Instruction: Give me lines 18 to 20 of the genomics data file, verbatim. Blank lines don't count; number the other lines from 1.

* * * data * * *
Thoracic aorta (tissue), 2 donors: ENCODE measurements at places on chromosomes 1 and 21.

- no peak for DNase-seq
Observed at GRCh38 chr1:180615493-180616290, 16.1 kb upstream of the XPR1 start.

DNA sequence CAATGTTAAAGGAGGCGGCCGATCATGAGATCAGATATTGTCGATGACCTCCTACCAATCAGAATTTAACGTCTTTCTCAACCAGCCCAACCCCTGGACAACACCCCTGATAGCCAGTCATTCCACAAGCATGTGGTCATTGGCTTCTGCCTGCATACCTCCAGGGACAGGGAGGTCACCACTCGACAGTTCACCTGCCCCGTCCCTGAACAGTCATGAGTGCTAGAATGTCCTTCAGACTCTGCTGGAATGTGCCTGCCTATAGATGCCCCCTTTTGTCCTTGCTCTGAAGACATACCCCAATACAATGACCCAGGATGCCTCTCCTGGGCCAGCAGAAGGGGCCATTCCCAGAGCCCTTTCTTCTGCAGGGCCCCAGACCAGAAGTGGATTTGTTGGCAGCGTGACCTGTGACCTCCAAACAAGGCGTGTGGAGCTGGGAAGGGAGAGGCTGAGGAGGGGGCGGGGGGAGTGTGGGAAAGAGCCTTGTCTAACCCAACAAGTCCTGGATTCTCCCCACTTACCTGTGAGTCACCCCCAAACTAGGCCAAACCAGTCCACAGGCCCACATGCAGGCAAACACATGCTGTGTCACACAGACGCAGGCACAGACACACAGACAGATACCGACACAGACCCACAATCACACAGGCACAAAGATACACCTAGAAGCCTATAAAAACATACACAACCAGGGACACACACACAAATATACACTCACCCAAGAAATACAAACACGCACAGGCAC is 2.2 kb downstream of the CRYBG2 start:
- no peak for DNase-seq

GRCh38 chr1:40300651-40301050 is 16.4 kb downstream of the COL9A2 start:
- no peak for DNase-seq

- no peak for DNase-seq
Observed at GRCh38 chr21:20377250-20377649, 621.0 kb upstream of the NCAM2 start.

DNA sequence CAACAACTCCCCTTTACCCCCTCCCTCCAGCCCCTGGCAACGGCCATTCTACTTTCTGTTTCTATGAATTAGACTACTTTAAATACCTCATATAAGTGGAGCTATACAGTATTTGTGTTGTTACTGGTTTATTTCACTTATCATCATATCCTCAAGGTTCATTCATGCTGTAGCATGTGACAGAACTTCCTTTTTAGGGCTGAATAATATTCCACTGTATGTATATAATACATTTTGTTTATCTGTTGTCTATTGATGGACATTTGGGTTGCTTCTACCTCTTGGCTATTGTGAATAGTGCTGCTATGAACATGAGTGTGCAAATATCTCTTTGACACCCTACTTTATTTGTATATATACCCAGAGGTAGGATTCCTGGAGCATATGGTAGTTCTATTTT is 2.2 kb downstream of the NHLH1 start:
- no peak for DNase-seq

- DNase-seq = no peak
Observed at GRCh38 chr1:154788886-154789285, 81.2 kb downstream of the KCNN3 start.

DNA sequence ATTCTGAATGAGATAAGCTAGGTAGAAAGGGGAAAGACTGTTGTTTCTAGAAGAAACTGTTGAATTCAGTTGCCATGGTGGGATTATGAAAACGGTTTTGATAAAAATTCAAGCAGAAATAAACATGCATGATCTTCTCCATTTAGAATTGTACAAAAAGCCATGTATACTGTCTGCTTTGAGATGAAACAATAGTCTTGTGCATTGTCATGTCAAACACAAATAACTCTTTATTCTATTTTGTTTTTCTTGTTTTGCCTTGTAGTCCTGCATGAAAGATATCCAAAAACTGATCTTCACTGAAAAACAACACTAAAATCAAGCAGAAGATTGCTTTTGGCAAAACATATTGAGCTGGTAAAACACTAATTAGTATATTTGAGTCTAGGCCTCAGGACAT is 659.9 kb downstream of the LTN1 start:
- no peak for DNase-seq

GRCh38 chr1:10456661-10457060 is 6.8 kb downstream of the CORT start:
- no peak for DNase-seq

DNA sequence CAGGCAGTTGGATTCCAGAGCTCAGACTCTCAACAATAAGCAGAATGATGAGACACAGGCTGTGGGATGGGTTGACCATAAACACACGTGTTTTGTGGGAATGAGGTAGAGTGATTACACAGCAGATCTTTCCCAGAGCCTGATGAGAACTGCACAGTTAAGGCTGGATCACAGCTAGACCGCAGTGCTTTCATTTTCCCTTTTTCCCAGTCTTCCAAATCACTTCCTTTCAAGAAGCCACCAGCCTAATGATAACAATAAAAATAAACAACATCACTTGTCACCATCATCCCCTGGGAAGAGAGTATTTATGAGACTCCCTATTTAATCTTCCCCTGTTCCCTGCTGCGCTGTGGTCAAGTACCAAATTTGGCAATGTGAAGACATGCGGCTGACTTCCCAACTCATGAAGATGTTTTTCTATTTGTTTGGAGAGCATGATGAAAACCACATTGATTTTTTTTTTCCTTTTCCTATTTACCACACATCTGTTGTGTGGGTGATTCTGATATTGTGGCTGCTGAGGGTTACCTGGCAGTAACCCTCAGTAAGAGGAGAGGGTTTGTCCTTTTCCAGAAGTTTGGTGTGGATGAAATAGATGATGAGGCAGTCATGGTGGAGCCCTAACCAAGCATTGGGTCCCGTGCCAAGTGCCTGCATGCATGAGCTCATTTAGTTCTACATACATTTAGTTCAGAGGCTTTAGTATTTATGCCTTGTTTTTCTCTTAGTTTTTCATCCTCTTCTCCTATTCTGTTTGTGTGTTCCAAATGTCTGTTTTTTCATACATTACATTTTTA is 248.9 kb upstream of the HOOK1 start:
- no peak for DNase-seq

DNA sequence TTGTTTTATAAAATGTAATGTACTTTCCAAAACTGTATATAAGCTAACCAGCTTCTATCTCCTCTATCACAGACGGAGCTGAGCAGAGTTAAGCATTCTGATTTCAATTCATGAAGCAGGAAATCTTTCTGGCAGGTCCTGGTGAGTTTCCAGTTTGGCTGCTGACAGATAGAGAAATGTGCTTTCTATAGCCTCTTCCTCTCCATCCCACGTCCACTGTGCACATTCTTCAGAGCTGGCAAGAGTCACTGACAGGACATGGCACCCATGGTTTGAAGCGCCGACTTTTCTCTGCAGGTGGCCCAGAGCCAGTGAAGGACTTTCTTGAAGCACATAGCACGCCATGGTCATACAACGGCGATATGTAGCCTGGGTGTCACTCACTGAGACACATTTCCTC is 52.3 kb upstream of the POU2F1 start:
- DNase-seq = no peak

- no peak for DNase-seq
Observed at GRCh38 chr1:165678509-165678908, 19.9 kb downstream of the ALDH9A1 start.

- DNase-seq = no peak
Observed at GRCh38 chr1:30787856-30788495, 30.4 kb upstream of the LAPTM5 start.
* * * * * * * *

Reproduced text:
DNA sequence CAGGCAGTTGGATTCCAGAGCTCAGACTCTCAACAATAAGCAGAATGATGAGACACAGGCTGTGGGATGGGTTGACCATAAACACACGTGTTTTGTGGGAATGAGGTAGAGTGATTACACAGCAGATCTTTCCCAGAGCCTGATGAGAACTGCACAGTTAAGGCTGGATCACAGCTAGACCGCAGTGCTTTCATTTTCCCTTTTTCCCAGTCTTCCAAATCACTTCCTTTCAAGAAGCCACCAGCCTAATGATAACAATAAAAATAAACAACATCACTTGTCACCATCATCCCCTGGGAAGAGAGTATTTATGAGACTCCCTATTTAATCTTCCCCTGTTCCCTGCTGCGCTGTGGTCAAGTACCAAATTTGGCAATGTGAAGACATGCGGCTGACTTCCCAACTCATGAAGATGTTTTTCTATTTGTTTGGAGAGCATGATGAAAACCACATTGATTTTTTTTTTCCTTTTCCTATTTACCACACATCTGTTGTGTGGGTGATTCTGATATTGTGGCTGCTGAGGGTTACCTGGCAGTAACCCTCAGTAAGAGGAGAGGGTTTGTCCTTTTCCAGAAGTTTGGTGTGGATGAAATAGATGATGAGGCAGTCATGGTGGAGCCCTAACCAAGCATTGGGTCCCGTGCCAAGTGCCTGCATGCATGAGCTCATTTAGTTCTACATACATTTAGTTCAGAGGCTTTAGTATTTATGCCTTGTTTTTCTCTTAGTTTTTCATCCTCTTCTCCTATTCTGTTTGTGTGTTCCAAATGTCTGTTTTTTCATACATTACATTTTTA is 248.9 kb upstream of the HOOK1 start:
- no peak for DNase-seq

DNA sequence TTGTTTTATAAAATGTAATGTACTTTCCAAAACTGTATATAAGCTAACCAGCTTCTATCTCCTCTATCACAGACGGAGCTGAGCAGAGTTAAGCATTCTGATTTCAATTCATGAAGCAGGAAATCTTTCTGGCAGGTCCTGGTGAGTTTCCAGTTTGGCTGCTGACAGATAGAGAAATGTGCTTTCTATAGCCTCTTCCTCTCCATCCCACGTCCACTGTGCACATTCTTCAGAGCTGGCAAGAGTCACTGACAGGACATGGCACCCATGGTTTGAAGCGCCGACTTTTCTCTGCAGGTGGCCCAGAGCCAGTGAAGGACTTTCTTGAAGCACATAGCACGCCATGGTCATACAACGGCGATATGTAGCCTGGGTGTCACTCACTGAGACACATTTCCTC is 52.3 kb upstream of the POU2F1 start: